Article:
This page is a running collection of my own ramblings about bullet timeslice (bullet time) filming techniques. Read from top to bottom as I add chronological updates below from time to time.
Timeslice (aka “bullet time“) is a technique pioneered by Tim Macmillan and later made famous by movies like the Matrix. Ever since consumer digital cameras have dropped in price I have become interested in attempting this technique. Consistent alignment and spacing of the cameras is key. Below is a test using 5 GoPro cameras. I am syncing these all up manually in post with a film slate. My recent discovery of PluralEyes will help speed up this initial post process.
I am shooting all of these on GoPro Heros at 720 60fps and using twixtor for super slow motion effect. Christopher Kaczmarzyk, a member of my GoPro NYC meetup group, machined some prototype mounts for me to thread 1/4″ – 20 bolts to help mount the cameras consistently. The goal of this project is to produce the best quality timeslice footage on a super portable rig with very little money.
Jeff Campbell at Ambarella (the company responsible for the imaging chip inside GoPro cameras) has been nice enough to send me a few cameras for my experiments. Ideally you will want to use the same cameras for something like this. In addition to the Hero2’s improved image quality, its white balance and exposure will differ and will not match the other models. I would prefer all Hero2’s but I suppose that will have to wait 😉
This is my first test. I mounted 4 GoPro cameras to the hood of a car.
This next test spaces the cameras roughly 6″ apart (no audio).
(Don’t worry, no animals were harmed during this shoot)
These tests space the cameras roughly 12″ apart. The difference is obvious.
Here are 5 GoPro Hero Hd Cameras mounted to a custom cut piece of particle board. The cameras are hooked up to a 4.5″ LCD screen for monitoring. GoPro LCD bac pacs would drain too much battery, increase the cost and most importantly not be as advantageous as seeing all of the shots in succession on one screen.
Using analog Sony A/V switches to route all cameras to a single monitor I am able to turn the knobs to flip through the cameras on the monitor. Essentially getting a real time read of the effect. It’s not smooth or perfect but it’s good enough for now. The HERO2 has an HDMI out so I suspect that a digital solution can be very smooth.
All cameras can be monitored, tested and eyeballed with this LCD screen.
I think the biggest issue I have with using GoPro Hero cameras with this is their super wide angle. I would like to try this with a set of Hero2’s so that I can shoot in “narrow” mode.
Here is a really interesting clip that shows Tim Macmillan’s early creations and how he did it with film. You can see some more of Macmillan and crew’s work at TimeSliceFilms.com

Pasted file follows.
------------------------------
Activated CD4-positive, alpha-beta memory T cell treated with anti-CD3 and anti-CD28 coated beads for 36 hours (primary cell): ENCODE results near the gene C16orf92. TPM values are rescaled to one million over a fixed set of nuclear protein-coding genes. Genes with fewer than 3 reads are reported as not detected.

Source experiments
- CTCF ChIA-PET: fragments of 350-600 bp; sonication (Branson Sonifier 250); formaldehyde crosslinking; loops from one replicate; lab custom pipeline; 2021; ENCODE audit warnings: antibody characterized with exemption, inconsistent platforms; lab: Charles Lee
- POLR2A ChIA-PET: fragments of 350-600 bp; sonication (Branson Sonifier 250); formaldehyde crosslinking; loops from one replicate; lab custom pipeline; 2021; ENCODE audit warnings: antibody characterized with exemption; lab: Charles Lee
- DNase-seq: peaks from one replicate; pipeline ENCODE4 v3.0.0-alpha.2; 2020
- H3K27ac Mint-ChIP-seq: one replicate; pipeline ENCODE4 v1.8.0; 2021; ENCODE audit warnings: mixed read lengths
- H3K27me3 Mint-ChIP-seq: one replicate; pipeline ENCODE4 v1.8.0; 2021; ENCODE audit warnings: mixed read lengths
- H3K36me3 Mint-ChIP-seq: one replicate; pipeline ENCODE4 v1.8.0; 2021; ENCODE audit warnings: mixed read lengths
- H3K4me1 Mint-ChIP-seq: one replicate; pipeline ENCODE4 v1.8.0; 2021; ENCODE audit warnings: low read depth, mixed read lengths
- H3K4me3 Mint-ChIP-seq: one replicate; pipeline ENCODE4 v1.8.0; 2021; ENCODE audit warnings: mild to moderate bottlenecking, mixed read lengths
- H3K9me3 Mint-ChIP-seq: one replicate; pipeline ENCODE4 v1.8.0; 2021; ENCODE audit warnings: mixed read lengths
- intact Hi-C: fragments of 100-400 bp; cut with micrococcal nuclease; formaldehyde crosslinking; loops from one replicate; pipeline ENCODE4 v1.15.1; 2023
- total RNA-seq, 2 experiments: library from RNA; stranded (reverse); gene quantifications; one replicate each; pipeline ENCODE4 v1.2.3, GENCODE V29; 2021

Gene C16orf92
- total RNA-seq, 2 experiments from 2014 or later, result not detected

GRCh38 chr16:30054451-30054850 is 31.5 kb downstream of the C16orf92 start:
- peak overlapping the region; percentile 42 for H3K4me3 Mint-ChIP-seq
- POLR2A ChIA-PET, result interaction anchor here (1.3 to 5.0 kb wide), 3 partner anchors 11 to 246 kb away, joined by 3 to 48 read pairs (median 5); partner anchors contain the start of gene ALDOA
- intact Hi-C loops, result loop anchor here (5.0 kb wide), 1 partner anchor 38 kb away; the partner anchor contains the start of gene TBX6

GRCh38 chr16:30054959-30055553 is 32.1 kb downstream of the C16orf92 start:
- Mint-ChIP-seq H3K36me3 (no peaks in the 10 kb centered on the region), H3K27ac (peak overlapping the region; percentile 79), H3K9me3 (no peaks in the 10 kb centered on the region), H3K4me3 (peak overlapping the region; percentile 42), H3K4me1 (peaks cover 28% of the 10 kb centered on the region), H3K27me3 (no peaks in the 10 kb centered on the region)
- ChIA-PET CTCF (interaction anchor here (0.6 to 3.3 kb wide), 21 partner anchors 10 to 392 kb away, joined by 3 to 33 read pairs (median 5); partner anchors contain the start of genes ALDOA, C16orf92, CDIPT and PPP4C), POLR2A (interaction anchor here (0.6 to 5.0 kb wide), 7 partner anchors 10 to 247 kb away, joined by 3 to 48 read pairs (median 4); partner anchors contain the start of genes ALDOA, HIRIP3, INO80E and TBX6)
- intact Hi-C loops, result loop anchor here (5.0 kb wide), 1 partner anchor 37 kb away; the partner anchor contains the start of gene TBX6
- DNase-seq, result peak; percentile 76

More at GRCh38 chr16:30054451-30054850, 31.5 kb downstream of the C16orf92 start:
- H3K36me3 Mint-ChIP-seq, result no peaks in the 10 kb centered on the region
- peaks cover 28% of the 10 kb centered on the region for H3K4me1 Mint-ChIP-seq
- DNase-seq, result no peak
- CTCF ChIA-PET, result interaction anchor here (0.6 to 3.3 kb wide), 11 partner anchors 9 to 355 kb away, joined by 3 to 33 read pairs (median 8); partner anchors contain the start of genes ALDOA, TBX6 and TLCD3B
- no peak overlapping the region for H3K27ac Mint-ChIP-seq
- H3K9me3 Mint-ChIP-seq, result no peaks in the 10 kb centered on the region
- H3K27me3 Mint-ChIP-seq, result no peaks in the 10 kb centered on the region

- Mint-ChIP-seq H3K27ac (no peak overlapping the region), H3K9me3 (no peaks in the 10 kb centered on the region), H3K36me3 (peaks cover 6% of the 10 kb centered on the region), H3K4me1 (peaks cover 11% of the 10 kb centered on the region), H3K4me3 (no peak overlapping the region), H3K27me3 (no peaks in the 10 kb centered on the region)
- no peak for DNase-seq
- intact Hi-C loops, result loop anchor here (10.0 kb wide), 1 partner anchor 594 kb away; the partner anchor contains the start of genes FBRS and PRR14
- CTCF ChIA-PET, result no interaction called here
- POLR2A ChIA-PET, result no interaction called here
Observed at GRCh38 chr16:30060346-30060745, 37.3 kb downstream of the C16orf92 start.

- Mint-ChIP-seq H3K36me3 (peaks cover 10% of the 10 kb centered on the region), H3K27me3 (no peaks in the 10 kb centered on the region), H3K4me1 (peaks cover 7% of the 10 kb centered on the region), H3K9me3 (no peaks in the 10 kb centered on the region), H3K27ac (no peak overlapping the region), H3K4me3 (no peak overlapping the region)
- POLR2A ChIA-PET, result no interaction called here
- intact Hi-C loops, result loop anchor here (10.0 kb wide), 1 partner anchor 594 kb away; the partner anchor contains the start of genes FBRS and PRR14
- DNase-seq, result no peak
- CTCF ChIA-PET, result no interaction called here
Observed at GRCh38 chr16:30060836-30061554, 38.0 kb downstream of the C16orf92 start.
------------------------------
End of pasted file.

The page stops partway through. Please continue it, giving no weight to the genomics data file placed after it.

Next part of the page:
Macmillan with a LOT of GoPros
Here is another interesting method that a company called The Marmalade uses. It’s a Phantom HD camera attached to an industrial robotic arm. Because the frame rate is so high and the movement so fast the results are pretty amazing:
5/20/2014 Here’s an experiment with a GoPro on a custom slider I made to hurdle a GoPro Hero3+ as fast as I could along a straight track while shooting at 240fps
Indie music group Matt and Kim created a video with a GoPro and fishing wire. They reference the “Centriphone” camera technique.
Here’s a low budget version of the above example that uses a GoPro and a fan motor:
Ben Crasnow who runs the excellent YouTube science channel Applied Science has been experimenting with an inexpensive Kicsktarter-funded camera called the Chronos 1.4. He has built EXACTLY what I was trying to initially accomplish in my above 2014 video. He knows a lot about building these kinds of things. Check out this video of his high speed motorized slider:
Adam Magyar uses slit scan photography to produce stunning works like this. Read more about his technique on his site:
Inspired by the work of Adam Magyar above I decided to publish some videos I’ve been shooting on the NYC subways with my iPhone 6 at 240fps. It’s kind of nuts how far point and shoot camera technology has come. Here’s one of the clips:
I also tried one with a Sony A7sii camera shooting at 120fps:
I’m down at SXSW in Austin, Texas with Mashable. One of the brand activations featured at the Mashable House is for an upcoming film called “King Arthur: Legend of the Sword”. The setup is simple, and one that I have written about above. There is one GoPro connected to a rotating arm. The participant stands in the middle and is told to pull the sword out while the camera spins. The GoPro is shooting at 120fps and connected via WiFi to a computer that then has some custom software to add the overlays, music and let you share out instantly to social media. It was pretty cool to see this working in real time. Kudos to the team who put this together.
Here’s what I look like:
And here is a behind the scenes look of my colleague Ray:
A company party featuring a 360 video booth. I put together this edit from a few different sessions